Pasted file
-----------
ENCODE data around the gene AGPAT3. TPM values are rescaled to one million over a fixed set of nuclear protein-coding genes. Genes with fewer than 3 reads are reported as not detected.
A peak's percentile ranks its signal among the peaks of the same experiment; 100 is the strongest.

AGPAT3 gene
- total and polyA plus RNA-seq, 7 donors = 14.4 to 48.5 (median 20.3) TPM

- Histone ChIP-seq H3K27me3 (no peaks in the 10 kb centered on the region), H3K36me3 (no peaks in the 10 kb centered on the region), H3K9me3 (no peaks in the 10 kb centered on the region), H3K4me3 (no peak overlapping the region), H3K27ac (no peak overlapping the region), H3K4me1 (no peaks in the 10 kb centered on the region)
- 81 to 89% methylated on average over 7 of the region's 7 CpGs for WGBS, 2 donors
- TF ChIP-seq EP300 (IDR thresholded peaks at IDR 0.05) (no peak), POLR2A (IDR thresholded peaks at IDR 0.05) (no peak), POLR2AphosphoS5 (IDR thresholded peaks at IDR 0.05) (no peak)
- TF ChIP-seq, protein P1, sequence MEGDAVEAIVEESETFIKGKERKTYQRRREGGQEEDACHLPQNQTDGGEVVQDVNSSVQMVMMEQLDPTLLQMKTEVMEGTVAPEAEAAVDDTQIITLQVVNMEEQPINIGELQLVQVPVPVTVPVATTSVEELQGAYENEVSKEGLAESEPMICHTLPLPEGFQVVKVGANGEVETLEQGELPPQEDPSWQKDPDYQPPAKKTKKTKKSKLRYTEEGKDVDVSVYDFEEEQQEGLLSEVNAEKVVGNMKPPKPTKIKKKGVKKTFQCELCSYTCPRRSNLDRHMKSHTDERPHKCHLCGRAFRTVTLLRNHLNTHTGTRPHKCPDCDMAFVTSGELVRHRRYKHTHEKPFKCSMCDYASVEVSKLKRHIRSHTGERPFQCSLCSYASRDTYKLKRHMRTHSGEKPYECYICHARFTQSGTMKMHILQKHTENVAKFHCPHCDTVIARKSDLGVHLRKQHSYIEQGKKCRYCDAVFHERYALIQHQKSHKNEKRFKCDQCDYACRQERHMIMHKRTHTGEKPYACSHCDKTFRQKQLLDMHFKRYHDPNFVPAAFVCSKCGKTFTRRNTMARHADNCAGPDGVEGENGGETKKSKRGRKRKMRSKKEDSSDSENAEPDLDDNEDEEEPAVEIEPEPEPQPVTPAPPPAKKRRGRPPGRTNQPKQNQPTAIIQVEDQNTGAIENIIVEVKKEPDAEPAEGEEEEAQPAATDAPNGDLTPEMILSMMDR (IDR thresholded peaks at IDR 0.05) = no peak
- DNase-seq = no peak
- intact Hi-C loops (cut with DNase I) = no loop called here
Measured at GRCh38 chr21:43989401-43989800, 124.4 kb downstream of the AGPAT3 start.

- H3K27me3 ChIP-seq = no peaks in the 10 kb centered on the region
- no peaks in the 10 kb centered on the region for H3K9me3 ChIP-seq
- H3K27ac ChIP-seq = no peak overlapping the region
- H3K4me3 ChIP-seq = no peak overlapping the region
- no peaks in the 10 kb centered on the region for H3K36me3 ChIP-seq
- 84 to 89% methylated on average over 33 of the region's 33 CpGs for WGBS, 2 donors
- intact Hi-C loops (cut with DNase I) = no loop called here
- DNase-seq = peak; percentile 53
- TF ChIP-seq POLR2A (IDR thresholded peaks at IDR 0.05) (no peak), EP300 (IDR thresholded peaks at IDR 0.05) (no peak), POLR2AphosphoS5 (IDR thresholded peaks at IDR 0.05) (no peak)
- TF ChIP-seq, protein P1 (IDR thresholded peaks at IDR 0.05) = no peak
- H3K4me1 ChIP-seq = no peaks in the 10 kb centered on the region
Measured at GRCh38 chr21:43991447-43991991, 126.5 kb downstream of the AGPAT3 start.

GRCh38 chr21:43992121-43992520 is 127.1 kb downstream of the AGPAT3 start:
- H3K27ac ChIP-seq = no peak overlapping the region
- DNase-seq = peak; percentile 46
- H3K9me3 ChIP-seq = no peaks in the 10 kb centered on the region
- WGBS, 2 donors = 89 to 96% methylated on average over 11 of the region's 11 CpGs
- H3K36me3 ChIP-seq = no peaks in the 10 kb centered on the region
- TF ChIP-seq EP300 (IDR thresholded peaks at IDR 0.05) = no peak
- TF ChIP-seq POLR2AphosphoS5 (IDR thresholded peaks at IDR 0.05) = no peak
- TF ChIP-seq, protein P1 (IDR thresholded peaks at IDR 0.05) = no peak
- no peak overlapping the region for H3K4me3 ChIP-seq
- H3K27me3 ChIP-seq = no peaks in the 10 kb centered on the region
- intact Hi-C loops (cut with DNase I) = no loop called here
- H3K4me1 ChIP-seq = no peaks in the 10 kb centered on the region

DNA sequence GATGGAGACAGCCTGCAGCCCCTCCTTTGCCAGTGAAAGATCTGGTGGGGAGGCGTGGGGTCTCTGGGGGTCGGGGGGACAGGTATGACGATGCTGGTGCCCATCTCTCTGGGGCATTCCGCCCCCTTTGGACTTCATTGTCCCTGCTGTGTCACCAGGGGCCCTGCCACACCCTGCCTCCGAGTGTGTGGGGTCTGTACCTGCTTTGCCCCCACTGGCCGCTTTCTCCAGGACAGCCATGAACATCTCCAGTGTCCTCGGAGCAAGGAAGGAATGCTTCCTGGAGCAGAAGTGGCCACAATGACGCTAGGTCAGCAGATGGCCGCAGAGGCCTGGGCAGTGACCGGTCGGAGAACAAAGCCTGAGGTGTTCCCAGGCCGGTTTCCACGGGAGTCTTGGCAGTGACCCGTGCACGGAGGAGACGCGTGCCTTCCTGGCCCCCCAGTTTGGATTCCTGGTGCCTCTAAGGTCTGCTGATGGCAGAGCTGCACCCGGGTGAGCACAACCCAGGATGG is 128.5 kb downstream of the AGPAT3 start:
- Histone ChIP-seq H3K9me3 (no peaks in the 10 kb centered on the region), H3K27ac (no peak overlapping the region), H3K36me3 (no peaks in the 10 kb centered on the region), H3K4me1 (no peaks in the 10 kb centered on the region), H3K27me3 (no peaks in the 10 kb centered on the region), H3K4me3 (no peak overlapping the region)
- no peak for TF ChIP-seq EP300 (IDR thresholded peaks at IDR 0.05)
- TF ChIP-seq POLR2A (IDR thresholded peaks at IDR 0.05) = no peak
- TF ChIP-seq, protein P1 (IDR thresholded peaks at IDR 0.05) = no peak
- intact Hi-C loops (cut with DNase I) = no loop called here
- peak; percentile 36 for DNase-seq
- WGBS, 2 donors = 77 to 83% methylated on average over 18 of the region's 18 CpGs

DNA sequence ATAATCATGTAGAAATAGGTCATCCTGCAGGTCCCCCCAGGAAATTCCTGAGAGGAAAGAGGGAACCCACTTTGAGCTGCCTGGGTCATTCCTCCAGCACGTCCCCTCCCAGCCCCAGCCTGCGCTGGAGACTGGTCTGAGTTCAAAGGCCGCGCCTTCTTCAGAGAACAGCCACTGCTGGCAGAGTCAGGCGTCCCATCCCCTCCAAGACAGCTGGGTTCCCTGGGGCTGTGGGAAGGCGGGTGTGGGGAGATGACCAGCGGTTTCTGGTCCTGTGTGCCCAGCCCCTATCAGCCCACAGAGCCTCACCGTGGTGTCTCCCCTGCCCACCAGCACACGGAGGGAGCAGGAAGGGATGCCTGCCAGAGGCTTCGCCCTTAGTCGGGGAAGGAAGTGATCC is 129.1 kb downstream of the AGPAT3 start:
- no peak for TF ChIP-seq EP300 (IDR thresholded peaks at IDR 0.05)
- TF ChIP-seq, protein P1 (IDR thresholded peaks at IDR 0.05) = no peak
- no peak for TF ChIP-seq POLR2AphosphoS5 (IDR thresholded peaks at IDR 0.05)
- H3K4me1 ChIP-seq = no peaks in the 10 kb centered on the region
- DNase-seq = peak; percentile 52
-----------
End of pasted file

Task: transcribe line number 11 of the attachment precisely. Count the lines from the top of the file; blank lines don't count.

Measured at GRCh38 chr21:43989401-43989800, 124.4 kb downstream of the AGPAT3 start.